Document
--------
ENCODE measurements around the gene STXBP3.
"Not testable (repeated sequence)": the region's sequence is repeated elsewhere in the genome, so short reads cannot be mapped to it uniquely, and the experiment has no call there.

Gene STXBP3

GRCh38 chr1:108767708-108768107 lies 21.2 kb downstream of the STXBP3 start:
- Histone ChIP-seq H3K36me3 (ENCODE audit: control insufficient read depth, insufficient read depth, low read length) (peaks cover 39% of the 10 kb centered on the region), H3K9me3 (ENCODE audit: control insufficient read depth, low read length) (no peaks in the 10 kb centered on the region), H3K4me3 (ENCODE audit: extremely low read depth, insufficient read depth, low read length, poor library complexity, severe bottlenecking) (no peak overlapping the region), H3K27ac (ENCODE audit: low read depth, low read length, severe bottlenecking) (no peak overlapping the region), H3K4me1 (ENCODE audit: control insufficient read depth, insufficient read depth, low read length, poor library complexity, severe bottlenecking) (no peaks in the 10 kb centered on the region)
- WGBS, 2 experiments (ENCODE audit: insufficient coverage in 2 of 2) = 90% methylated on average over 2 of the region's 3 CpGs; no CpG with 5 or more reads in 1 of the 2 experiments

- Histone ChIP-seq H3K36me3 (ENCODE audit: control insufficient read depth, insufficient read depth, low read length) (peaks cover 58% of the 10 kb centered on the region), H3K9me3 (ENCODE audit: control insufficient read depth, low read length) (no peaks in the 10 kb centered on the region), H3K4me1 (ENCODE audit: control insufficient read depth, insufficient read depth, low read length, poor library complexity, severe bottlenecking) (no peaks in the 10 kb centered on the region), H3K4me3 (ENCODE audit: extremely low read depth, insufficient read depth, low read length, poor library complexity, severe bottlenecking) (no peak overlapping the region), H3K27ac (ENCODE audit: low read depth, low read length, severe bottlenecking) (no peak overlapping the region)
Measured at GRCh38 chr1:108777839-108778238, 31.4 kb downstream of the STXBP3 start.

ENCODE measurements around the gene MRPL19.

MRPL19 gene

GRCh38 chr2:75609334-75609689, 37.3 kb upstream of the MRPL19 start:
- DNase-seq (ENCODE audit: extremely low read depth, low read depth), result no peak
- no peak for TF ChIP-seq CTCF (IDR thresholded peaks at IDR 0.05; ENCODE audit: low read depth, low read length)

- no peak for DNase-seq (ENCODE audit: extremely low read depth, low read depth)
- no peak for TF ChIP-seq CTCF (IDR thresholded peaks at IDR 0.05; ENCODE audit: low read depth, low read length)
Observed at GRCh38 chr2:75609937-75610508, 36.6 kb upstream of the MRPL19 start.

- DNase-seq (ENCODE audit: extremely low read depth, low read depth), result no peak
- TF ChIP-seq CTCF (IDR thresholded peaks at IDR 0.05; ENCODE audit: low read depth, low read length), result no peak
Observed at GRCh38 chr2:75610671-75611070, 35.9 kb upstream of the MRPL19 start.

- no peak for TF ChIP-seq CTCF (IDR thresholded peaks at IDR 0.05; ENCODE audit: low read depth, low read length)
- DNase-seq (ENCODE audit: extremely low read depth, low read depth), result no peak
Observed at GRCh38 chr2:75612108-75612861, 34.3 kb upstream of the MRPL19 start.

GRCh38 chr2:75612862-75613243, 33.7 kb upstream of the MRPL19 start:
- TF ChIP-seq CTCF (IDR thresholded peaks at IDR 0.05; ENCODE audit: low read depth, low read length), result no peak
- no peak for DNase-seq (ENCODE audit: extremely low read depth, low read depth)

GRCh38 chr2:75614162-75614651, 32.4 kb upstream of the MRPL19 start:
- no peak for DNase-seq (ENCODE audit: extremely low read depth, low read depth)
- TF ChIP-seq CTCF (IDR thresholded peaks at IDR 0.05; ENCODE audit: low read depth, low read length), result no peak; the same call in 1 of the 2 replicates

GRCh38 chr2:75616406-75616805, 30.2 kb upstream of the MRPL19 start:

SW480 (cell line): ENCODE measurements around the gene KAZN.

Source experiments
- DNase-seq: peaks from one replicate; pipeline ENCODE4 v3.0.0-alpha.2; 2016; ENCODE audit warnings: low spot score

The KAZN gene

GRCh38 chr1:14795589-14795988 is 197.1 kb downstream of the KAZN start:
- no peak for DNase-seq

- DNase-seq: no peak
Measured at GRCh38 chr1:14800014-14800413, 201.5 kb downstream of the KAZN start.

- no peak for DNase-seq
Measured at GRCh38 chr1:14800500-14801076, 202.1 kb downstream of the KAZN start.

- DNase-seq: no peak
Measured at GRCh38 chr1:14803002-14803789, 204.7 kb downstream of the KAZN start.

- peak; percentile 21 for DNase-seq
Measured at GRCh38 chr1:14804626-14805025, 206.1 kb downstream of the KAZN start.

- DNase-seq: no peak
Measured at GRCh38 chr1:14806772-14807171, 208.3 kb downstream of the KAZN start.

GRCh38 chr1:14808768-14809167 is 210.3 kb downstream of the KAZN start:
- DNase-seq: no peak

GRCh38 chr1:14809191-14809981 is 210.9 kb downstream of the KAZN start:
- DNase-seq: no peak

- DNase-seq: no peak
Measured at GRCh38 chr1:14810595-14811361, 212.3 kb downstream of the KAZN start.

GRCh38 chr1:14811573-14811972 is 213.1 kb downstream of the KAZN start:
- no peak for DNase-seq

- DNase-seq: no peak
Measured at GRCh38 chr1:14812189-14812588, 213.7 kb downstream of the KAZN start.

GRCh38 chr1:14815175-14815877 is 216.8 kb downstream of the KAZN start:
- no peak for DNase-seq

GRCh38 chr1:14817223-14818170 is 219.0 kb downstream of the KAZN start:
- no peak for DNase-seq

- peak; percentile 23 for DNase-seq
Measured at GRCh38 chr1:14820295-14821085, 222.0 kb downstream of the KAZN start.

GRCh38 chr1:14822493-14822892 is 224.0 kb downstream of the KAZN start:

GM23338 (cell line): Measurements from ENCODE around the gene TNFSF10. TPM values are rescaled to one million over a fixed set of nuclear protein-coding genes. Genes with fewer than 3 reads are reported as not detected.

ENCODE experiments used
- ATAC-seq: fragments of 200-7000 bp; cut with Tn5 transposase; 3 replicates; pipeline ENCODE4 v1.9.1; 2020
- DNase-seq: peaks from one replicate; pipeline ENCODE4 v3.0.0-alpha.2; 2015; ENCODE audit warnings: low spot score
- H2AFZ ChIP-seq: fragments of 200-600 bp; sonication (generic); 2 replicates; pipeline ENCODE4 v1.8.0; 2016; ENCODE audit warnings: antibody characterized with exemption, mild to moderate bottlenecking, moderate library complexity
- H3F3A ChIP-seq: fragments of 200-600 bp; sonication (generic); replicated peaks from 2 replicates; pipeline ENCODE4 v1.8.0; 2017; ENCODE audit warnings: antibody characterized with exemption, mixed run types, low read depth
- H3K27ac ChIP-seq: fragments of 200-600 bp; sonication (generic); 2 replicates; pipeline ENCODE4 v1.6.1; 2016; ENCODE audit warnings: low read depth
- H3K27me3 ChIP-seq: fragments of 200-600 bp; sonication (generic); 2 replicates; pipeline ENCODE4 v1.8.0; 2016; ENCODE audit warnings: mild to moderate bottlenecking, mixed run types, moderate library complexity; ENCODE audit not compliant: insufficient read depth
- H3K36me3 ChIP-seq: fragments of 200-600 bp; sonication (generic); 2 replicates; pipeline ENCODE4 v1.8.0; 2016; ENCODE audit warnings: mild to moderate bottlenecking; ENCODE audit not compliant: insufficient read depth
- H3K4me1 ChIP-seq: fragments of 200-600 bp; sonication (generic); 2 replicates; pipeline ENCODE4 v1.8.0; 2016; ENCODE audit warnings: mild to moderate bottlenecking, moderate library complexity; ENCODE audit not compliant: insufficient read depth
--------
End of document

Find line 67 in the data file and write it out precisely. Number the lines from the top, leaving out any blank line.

- H2AFZ ChIP-seq: fragments of 200-600 bp; sonication (generic); 2 replicates; pipeline ENCODE4 v1.8.0; 2016; ENCODE audit warnings: antibody characterized with exemption, mild to moderate bottlenecking, moderate library complexity